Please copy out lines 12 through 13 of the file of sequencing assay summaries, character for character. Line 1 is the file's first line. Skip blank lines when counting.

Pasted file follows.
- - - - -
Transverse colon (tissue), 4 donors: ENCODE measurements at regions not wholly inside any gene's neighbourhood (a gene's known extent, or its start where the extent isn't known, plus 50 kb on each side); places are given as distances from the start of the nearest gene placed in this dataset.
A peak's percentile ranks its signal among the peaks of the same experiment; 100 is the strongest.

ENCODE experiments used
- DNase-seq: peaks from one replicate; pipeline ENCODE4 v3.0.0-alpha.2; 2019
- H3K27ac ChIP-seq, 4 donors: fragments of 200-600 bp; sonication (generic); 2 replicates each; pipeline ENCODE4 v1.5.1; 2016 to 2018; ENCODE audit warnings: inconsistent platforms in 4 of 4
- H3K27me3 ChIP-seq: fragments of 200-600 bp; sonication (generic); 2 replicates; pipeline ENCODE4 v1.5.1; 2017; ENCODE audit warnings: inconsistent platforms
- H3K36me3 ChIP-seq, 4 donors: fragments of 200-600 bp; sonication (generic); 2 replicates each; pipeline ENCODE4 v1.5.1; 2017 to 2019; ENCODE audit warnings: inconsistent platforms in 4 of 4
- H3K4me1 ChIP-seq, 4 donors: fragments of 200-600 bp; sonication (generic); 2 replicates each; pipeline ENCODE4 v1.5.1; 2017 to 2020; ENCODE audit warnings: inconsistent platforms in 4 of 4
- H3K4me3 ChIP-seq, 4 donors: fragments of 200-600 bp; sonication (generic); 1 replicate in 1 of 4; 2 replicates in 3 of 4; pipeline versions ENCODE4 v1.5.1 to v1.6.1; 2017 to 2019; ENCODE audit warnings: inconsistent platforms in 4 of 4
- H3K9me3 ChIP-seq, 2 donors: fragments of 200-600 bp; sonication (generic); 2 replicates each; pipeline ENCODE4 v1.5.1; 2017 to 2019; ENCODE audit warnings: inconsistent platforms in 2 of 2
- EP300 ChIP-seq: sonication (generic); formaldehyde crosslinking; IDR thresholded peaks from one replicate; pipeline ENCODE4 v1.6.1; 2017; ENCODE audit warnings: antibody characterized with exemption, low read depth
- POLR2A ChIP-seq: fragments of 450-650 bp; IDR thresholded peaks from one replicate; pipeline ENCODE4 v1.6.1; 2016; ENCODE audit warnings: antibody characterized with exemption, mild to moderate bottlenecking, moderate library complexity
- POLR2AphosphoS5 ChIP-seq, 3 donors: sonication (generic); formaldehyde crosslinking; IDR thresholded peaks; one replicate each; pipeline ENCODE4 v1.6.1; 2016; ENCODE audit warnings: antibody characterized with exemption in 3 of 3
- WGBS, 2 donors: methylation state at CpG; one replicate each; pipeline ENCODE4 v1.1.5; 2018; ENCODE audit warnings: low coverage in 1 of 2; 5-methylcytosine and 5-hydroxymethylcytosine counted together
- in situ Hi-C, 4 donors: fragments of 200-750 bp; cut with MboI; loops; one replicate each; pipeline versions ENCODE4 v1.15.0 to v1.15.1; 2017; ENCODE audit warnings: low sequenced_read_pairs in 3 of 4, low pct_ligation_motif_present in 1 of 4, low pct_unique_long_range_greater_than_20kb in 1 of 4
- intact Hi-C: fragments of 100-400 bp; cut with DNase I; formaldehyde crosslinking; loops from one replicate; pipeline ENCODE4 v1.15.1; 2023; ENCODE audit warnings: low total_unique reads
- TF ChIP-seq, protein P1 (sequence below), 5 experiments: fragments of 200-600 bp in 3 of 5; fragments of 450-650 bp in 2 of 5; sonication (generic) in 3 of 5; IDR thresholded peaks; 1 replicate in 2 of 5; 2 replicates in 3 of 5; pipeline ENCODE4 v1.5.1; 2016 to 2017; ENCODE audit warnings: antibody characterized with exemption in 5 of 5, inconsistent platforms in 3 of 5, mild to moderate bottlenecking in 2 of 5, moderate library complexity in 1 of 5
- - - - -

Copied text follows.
- POLR2A ChIP-seq: fragments of 450-650 bp; IDR thresholded peaks from one replicate; pipeline ENCODE4 v1.6.1; 2016; ENCODE audit warnings: antibody characterized with exemption, mild to moderate bottlenecking, moderate library complexity
- POLR2AphosphoS5 ChIP-seq, 3 donors: sonication (generic); formaldehyde crosslinking; IDR thresholded peaks; one replicate each; pipeline ENCODE4 v1.6.1; 2016; ENCODE audit warnings: antibody characterized with exemption in 3 of 3